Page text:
Reminder: Keep your leaves!

autumn leaves on tree in Amherst New York
A few days after I took this photo, I was out shoveling the leaves from the sidewalk–I didn’t want anyone to slip if the leaves got wet. Plus, I wanted to capture the leaves to use in my landscape. Photo by Connie Oswald Stofko

by Connie Oswald Stofko

Last week, I was trying to get some exercise, walking around my neighborhood, but I just had to stop. The autumn leaves were so beautiful I had to photograph them! As I was meandering, two different strangers stopped to comment on how beautiful the trees were.

But now the leaves are dropping.

Yay!

We gardeners love autumn leaves on the trees and in our gardens!

Here’s a previous article that lists many of the ways you can use autumn leaves in your landscape.

An alternative to gathering the leaves is to simply keep the leaves on your lawn and gardens. That provides habitat for many insects and other invertebrates, according to the Xerces Society for Invertebrate Conservation. Luna moths and swallowtail butterflies disguise their cocoons and chrysalises as dried leaves, blending in with the real leaves. Great spangled fritillary and woolly bear caterpillars tuck themselves into leaf piles for protection from cold weather and predators. 

Less work, better environment! Now go take photos of the beautiful landscape.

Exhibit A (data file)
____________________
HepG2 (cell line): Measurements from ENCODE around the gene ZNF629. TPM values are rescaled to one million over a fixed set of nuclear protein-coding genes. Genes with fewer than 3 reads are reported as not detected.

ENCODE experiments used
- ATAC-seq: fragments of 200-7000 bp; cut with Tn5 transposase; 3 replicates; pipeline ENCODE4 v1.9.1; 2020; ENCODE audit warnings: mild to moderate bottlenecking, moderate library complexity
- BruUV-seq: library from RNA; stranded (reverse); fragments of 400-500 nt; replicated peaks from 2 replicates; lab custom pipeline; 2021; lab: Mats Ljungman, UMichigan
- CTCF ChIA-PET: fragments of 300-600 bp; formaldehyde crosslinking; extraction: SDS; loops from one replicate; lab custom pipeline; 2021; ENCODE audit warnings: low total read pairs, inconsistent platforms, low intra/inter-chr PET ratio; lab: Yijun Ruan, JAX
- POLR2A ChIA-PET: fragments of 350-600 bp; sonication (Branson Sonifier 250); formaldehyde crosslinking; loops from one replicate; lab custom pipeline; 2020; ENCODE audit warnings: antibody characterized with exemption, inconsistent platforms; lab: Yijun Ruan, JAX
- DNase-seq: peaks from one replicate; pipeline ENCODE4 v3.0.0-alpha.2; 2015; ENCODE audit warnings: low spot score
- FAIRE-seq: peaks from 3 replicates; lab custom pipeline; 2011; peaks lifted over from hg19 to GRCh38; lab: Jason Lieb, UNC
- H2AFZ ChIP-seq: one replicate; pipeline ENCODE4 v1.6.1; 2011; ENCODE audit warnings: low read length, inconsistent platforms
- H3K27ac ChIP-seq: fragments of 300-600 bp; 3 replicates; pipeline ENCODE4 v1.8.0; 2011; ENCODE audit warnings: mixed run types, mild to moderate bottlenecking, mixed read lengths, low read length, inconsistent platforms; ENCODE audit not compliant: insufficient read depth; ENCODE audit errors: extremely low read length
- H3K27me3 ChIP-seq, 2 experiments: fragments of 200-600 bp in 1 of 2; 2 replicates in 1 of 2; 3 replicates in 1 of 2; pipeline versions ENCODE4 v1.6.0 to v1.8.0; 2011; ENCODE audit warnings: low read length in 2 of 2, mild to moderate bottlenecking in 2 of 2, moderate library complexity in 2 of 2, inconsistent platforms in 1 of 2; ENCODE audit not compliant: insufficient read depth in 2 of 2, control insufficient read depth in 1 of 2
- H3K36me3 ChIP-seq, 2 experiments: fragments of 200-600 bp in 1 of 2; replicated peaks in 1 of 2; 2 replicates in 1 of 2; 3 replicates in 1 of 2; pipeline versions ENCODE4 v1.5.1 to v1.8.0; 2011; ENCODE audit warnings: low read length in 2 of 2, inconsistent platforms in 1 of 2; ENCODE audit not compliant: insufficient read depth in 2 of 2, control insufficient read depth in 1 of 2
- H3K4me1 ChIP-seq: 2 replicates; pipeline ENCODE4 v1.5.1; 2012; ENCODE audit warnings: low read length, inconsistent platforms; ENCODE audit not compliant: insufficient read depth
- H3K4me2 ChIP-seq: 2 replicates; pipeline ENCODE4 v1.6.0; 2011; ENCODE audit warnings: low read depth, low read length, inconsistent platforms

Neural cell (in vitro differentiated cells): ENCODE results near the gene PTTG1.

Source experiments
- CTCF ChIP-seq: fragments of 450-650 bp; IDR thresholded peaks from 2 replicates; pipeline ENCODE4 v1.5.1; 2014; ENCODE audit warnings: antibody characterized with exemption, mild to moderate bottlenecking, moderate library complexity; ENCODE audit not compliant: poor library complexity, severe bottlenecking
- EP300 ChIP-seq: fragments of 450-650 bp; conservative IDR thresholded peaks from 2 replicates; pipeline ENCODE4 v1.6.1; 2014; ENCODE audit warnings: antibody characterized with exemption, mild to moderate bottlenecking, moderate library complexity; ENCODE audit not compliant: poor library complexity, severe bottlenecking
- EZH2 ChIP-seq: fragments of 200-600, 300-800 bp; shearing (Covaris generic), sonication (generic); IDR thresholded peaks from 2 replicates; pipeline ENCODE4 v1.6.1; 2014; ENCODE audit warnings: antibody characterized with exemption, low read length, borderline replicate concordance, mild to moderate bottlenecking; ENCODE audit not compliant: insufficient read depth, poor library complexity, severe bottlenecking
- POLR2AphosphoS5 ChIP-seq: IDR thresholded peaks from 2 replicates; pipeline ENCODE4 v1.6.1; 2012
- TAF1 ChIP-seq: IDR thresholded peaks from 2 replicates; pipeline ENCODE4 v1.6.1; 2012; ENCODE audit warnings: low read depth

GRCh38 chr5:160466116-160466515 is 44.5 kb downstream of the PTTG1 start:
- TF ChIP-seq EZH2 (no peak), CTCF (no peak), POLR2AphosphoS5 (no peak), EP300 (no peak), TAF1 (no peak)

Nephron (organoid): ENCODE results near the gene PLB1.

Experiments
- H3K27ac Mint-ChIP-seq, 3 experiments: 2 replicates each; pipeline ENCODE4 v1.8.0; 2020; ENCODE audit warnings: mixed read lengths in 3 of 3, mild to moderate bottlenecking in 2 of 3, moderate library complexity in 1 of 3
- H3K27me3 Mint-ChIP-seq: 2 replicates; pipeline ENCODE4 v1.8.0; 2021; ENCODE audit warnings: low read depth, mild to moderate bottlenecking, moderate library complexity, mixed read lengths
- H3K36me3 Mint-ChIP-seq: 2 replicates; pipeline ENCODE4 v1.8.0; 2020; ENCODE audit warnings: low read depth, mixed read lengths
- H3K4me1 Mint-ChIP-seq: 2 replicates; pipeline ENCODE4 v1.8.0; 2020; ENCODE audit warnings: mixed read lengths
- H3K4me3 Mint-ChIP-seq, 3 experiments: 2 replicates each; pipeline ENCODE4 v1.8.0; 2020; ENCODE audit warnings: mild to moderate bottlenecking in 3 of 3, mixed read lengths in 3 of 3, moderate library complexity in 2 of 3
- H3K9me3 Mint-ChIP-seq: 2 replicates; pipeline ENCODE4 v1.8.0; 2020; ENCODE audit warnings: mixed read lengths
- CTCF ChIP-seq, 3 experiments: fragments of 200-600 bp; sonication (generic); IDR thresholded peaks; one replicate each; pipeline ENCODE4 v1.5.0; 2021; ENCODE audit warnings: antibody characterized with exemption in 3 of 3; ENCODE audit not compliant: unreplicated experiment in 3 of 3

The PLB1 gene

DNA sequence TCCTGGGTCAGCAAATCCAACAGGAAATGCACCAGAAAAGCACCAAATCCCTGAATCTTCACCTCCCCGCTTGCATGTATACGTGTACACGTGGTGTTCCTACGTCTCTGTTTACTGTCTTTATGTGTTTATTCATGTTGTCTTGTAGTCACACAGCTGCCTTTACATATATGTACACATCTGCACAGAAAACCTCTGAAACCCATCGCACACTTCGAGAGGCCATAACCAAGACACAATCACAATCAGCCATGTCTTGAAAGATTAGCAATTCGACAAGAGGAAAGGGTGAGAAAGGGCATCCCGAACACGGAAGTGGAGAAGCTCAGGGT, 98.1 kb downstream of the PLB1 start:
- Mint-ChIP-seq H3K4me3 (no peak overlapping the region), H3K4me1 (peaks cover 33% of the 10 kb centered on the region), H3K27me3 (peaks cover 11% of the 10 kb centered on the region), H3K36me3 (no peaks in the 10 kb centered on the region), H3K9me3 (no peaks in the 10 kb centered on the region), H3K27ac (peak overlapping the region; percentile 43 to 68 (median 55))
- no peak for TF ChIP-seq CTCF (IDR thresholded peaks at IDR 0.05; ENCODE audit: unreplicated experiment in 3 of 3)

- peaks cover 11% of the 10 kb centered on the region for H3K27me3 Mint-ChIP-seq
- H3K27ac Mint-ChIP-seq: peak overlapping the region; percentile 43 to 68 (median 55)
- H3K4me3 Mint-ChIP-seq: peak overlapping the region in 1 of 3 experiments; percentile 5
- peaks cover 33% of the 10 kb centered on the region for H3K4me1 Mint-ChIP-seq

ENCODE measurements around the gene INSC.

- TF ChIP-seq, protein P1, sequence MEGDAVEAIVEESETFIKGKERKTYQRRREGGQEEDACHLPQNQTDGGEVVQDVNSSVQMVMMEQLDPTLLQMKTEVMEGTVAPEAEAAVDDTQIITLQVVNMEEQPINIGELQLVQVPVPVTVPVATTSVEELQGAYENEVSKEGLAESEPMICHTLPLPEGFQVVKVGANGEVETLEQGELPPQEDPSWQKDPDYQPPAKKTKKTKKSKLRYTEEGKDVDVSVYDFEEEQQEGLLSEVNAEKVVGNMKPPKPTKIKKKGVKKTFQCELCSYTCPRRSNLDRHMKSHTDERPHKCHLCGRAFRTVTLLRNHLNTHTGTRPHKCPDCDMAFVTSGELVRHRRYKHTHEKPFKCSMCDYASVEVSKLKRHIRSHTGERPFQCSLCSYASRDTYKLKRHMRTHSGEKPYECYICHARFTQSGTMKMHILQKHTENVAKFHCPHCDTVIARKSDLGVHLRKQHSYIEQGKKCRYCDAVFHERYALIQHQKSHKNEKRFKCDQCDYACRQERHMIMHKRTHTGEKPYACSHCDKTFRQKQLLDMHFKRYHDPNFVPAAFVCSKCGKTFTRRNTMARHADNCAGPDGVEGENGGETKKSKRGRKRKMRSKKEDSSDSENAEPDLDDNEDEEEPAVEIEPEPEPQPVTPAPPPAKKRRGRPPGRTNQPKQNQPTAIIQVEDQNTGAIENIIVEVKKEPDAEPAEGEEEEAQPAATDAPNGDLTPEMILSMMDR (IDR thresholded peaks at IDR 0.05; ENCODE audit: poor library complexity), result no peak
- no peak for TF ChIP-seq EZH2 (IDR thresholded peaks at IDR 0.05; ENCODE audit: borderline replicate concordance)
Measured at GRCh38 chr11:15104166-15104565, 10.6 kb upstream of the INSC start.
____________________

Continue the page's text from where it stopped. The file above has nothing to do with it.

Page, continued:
autumn leaves on trees in Amherst Ny
Photo by Connie Oswald Stofko

7 Comments on “Reminder: Keep your leaves!

  1. Whole maple leaves can be left in garden beds and raked up in spring (or left where appropriate) . They provide a natural mulch to protect the plants from winter temperature fluctuations and are a great habitat for beneficial insects to winter over.

  2. I’m a Master Gardener from Western New York. I have a lot of maples on my property, some are Norway Maples which are very prolific . This time of year is a lot of work gathering all the leaves but its like reaping black gold. I use a lawn rake which pulls behind my riding lawn mower it sucks up the leafs and mulches them. When full I dump them into an area where they compost over winter. I make tons of it. I just let nature do its thing. I also noticed over the years that the black spot has just about disappeared.During the summer I leave the grass cuttings on the lawn to help fertilize the lawn.

  3. Hi Nancy, I have never heard that about maple leaves. Most of the trees in our neighborhood are maples and I’ve never had a problem using them in my compost or leaving them on my lawn. Perhaps you’re thinking of maple leaves with tar spot. Read about that here. I hope that helps.

  4. Is this true for all types of leaves? I have heard for example that maple leaves should always be removed, or mulched up… not left on the ground whole anywhere. Misinformation, perhaps?

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